DiGrazia notes that being able to graduate with even a little more financial independence will make a big difference in students’ lives. She herself was the first in her family to graduate college, and worked two jobs as a veterinary student to help pay the bills. “Scholarship money helps so much,” she says.
A life’s calling
Upon graduation in 2020, 51% of Cornell’s newly-minted veterinarians entered private practice and 44% entered an internship or residency. Approximately 90% had employment upon graduation, and that percentage has historically reached the full 100% within two months. The DiGrazia scholarship will touch the life of each recipient after they graduate as well — reducing their debt and the emotional toll such a burden creates.
“Our role as veterinarians can be challenging because you want to give your best to these animals and their owners all the time,” says DiGrazia. “A lot of vets get very upset.”
Indeed, the compassionate care provided by veterinarians like DiGrazia can come at a price. A 2019 study from the Centers for Disease Control published in the Journal of the American Veterinary Medical Association found that male veterinarians were 2.1 times more likely to die by suicide than members of the general U.S. population. Female veterinarians were 3.5 times more likely. The study lists higher levels of anxiety, depression and compassion fatigue as factors.
“You need to take care of yourself first in order to care for others,” suggests Freeland. “It’s a gut-wrenching profession. I sincerely hope all veterinary colleges begin to address the human and very personal aspects of the profession. We need our veterinarians as much as our animals do.”
Even with these challenges, DiGrazia says she can’t imagine doing anything else, and advises anyone considering the job to make sure they feel the same way. For Freeland, this unfortunate statistic affirmed her choice to create a scholarship that helps students find their life’s calling, and to graduate “with a little less debt hanging over their heads.”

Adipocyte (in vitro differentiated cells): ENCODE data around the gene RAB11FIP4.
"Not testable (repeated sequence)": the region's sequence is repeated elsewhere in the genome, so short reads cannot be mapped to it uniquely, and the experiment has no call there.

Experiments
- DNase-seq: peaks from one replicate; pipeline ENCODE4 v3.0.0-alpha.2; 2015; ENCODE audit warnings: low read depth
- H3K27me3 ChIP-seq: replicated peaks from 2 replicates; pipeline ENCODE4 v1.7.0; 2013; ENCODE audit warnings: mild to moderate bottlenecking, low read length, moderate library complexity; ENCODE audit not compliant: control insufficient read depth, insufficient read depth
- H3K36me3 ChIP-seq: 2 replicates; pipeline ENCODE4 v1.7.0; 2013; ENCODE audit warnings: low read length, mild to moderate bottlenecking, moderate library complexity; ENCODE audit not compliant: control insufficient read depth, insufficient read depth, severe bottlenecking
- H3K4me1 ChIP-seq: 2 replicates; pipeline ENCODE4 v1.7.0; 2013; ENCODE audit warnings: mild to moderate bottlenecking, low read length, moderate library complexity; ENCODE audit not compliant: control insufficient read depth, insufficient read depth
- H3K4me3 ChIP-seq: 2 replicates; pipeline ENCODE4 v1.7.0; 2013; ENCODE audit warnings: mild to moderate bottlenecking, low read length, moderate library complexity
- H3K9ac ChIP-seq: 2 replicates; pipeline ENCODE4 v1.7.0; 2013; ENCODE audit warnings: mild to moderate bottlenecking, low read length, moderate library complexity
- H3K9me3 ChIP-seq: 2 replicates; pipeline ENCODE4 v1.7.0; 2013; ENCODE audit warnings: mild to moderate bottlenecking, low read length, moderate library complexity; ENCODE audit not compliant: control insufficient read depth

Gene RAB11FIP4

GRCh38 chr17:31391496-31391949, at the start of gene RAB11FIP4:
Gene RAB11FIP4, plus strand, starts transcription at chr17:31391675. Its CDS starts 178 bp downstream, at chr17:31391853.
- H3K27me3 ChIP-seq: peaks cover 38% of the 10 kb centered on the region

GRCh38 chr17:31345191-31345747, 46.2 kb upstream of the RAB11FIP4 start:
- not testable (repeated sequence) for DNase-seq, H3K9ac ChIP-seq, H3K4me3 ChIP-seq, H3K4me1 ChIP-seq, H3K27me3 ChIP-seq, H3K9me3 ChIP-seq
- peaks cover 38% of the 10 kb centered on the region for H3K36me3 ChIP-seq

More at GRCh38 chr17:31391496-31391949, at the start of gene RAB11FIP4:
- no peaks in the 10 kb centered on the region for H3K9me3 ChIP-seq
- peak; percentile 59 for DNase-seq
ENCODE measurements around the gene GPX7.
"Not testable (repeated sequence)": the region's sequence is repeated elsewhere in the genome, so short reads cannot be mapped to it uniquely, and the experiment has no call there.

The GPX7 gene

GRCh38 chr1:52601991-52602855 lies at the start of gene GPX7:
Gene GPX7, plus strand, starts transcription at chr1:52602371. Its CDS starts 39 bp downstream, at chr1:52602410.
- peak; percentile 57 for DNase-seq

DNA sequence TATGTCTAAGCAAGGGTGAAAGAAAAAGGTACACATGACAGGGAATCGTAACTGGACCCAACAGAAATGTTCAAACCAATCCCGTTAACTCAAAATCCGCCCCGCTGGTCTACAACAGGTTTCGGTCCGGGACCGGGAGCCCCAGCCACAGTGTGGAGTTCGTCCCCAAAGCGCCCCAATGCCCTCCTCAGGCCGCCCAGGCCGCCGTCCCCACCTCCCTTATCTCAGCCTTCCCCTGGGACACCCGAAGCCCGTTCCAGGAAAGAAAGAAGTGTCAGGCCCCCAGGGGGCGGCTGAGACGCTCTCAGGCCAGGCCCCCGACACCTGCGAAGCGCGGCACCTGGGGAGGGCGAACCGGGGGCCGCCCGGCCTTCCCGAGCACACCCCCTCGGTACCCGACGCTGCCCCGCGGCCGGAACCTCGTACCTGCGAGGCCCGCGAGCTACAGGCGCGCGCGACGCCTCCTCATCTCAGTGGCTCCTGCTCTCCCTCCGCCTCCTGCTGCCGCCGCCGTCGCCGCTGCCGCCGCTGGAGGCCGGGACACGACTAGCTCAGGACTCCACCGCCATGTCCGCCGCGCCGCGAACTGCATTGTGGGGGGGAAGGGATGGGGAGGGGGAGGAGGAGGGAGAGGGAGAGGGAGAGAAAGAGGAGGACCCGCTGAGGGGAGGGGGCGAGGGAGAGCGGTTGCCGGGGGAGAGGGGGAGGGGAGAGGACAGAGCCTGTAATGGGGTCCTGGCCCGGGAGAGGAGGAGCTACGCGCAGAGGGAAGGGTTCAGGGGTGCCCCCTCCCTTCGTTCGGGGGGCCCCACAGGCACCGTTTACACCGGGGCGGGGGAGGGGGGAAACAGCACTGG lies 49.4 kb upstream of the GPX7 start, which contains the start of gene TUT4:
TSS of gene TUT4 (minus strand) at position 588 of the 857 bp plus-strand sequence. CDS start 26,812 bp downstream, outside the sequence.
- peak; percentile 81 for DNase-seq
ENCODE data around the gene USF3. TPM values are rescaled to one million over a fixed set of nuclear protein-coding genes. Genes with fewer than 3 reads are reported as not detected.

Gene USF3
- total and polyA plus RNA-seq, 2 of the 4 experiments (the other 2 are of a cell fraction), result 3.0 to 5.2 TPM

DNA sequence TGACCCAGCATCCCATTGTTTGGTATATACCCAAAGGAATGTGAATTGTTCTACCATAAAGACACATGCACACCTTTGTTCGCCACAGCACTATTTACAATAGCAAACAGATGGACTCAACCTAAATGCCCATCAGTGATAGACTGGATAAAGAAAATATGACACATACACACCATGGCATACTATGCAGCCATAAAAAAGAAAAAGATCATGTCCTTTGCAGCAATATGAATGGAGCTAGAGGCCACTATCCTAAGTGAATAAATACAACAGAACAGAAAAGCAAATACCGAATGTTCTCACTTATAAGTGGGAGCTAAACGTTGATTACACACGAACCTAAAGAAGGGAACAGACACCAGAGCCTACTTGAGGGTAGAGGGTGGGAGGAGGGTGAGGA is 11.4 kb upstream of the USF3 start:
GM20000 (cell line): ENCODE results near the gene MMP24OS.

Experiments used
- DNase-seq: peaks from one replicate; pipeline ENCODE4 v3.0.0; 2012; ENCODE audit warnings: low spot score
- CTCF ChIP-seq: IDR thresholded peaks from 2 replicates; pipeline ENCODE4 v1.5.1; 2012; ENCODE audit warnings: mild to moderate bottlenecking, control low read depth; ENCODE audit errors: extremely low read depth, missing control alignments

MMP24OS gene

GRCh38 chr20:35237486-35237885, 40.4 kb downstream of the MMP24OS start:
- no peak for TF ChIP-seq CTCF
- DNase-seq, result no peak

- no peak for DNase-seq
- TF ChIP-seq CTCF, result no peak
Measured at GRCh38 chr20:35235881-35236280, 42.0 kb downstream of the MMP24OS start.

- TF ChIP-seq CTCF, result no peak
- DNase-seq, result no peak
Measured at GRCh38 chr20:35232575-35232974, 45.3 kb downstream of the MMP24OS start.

The full impact of Freeland’s gift will be felt when the first recipient is chosen for the 2021-2022 academic year. She hopes that recipients emulate the generous qualities she sees in DiGrazia: commitment to the field, to patients, to clients and community, as well as fully embracing compassion, curiosity, intelligence, knowledge, common sense and honesty.
“Her compassion is beyond compare. She has been totally honest in helping me to decide on treatment or euthanasia. She has cried along with me at the end of each life. And she has provided hours and hours of online assistance, never asking for anything in return,” says Freeland. “Her community involvement, both at home and at Cornell, never ends. And her devotion to her family, friends and staff is clear.”
Says DiGrazia, “Progressing from treating Lisa's animals, to financially and emotionally helping struggling clients, to then supporting Cornell students with Lisa's help — it’s beyond what I ever thought I could achieve in my career and I am forever grateful to Lisa for making this happen.”
The relationship between DiGrazia and Freeland is a testament to the crucial role veterinarians play in the lives of pets and their owners — and their lasting impact on the next generation of veterinarians who will carry the torch of compassionate care.
“There are those few special people in our lives who make all the difference in the world,” says Freeland. “Mara is at the top of my list.”
-Written by Melanie Greaver Cordova